SO 141 Introduction to Sociology
Summer 2006 DLC
West, James E.
LPC, LMFT, LCDC
San Antonio Texas
8 - 5 Monday - Friday
Summer 06 05 JUN 06 – 30 JUL 06
Textbook: Introduction to Sociology - Fifth Edition
• Anthony Giddens, London School of Economics
• Mitchell Duneier, City University of New York
• Richard P. Appelbaum, University of California, Santa Barbara
Textbooks can be purchased though the MBS bookstore
Course Description: An examination of the social processes and structures of society, with particular attention to American society. Reviews such topics as interpersonal interaction, culture, major social institutions, inequality, deviance, and social change. Also introduces methods used in sociological research. 3:0:3
Educational Philosophy: Learning is a change in behavior that results from an experience. It's up to the instructor to facilitate the environment for the experience.
Learning Outcomes: Core Learning Outcomes
Core Assessment Assignment:
Link to Class RubricClass Assessment: Take the time to carefully read AND print the various documents available under the Documents section of this course. One of the most important documents is the Grade Rubric document that explains, in detail, how the various assignments and papers will be graded. So make sure your read AND print the Grade Rubric document.
Proctored Final Examination
• A final proctored examination will be taken in a proctored testing environment during the 8th week at one of the Park University sites around the country or at an alternative location. For proctored examinations, photo identification is required at the time of the test. Guidelines for selecting an acceptable proctor can be found on the Park University Website.
• Other Information on proctored exams:
o It will be the responsibility of the student to arrange for a proctor, by the 6th week of the term, who is accepted and approved by the course instructor.
o Approval of proctors is the discretion of the Online instructor.
o A proctor request form will be made available to you during the first week of class so that you can send your requested proctor to your instructor for approval.
o Failure to take a final proctored exam (or submit your final project for some online graduate courses) will result in an automatic "F" grade.
Grading: Grades for the course will be determined as follows:
Gradeable Items Points
Core Assessment Assignment 95
Class Participation 50
Essay Assignments 100
Annotated Bibliography 30
Peer Review 20
Research Paper 40
Final Proctored Exam 50
Total Points 450
Late Submission of Course Materials: Late work will be accepted with instructor written approval.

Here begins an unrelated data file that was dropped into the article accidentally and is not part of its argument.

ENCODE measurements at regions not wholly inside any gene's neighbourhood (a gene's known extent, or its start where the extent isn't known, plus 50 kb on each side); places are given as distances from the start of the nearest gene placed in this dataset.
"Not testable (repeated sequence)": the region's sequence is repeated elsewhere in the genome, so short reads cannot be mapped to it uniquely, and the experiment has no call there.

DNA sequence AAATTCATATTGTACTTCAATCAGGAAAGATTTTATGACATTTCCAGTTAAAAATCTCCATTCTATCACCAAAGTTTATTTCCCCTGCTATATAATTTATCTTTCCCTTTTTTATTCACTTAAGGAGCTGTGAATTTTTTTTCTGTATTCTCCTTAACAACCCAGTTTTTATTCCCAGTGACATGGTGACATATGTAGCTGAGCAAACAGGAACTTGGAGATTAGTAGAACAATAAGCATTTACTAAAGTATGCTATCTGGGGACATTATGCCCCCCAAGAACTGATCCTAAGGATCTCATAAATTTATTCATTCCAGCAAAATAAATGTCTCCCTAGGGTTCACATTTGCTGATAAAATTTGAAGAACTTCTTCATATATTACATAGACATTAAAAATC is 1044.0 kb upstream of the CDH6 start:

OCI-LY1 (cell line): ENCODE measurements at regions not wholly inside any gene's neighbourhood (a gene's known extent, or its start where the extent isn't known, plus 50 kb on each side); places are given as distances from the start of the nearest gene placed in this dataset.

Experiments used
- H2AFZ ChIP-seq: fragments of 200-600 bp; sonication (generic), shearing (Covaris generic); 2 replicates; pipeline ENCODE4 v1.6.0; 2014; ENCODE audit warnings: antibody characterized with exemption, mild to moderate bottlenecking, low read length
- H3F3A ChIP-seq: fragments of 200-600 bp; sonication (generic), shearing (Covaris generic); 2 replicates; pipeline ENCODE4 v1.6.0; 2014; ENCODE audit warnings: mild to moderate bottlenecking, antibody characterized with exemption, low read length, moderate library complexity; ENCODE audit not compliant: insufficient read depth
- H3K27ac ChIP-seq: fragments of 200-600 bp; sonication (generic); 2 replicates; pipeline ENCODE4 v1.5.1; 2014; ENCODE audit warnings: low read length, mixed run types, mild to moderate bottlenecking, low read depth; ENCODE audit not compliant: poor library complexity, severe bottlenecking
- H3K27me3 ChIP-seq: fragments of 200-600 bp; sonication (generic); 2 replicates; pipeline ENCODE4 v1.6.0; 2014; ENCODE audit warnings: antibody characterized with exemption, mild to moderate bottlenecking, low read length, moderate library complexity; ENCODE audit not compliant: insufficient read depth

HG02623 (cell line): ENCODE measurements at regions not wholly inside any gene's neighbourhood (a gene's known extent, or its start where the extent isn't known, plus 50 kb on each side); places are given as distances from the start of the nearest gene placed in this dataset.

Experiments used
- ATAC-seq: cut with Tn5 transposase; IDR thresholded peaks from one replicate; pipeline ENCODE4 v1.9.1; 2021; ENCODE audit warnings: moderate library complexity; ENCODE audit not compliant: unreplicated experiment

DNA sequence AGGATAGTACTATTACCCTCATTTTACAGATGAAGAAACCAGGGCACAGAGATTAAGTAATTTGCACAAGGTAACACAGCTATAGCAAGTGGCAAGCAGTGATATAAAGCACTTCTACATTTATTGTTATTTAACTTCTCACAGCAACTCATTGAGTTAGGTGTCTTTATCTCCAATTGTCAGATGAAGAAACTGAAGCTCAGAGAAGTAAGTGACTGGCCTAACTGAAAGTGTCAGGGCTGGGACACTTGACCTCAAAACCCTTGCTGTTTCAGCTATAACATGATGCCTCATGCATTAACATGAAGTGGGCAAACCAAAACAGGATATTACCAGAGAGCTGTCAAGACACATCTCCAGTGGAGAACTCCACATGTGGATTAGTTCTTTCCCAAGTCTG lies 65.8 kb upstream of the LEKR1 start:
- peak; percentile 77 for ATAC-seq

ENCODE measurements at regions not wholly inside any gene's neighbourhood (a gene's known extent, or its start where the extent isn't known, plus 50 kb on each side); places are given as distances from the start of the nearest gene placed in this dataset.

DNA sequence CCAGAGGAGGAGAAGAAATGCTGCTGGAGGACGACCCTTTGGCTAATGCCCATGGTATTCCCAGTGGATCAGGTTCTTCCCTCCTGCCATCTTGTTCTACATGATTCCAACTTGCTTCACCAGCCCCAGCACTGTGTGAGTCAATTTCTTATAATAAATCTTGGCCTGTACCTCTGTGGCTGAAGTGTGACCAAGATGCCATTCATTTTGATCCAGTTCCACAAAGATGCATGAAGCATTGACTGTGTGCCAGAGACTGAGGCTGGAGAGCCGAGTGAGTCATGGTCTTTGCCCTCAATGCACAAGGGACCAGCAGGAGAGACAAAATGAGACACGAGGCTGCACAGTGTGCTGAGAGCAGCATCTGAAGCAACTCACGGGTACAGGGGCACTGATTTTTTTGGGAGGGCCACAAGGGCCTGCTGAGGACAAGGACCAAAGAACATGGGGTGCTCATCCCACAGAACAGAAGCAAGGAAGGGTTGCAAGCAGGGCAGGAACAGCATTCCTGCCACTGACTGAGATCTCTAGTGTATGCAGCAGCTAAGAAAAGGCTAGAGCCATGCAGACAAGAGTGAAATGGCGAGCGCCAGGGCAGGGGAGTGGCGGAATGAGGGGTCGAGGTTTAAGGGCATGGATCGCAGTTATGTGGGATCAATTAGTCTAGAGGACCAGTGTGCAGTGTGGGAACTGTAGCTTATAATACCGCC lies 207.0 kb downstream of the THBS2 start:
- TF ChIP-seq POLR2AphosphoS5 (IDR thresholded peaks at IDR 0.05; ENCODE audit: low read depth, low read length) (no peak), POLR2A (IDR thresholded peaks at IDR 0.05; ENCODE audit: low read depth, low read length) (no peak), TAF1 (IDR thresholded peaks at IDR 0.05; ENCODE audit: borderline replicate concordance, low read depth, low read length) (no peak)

Classroom Rules of Conduct: Students are responsible for clicking on the link below and thoroughly reading each Online course policy. If you have questions about any of these policies, please contact your instructor for clarification.
Online Course Policies
Course Topic/Dates/Assignments: This is an online course. Please refer to weekly course activities schedule/requirements on your course homepage for specific activities and due dates.
Week 1 Chapter 1: What is Sociology?
Week 1 Chapter 2: Asking and Answering Sociological Questions
Week 2 Chapter 3: Culture and Society
Week 2 Chapter 4: Socialization and the Life Cycle
Week 3 Chapter 5: Social Interaction and Everyday Life
Week 3 Chapter 6: Groups and Modern Organizations
Week 3 Chapter 7: Conformity, Deviance, and Crime
Week 4 Chapter 8: Stratification, Class, and Inequality
Week 4 Chapter 9: Global Inequality
Week 4 Chapter 10: Gender Inequality
Week 5 Chapter 11: Ethnicity and Race
Week 5 Chapter 12: Aging
Week 5 Chapter 13: Government, Political Power, and Social Movements
Week 6 Chapter 14: Work and Economic Life
Week 6 Chapter 15: The Family and Intimate Relationships
Week 7 Chapter 16: Education and the Mass Media
Week 7 Chapter 17: Religion in Modern Society
Week 8 Chapter 18: The Sociology of the Body: Health and Illness and Sexuality
Week 8 Chapter 19: Urbanization, Population, and the Environment
Week 8 Chapter 20: The Changing World
Academic Honesty:Academic integrity is the foundation of the academic community. Because each student has the primary responsibility for being academically honest, students are advised to read and understand all sections of this policy relating to standards of conduct and academic life. Park University 2005-2006 Undergraduate Catalog Page 85-87
Plagiarism:Plagiarism involves the use of quotations without quotation marks, the use of quotations without indication of the source, the use of another's idea without acknowledging the source, the submission of a paper, laboratory report, project, or class assignment (any portion of such) prepared by another person, or incorrect paraphrasing. Park University 2005-2006 Undergraduate Catalog Page 85-87
Attendance Policy:Instructors are required to maintain attendance records and to report absences via the online attendance reporting system.
Park University 2005-2006 Undergraduate Catalog Page 89
Disability Guidelines:Park University is committed to meeting the needs of all students that meet the criteria for special assistance. These guidelines are designed to supply directions to students concerning the information necessary to accomplish this goal. It is Park University's policy to comply fully with federal and state law, including Section 504 of the Rehabilitation Act of 1973 and the Americans with Disabilities Act of 1990, regarding students with disabilities. In the case of any inconsistency between these guidelines and federal and/or state law, the provisions of the law will apply. Additional information concerning Park University's policies and procedures related to disability can be found on the Park University web page: http://www.park.edu/disability .
Last Updated:5/16/2006 11:40:59 AM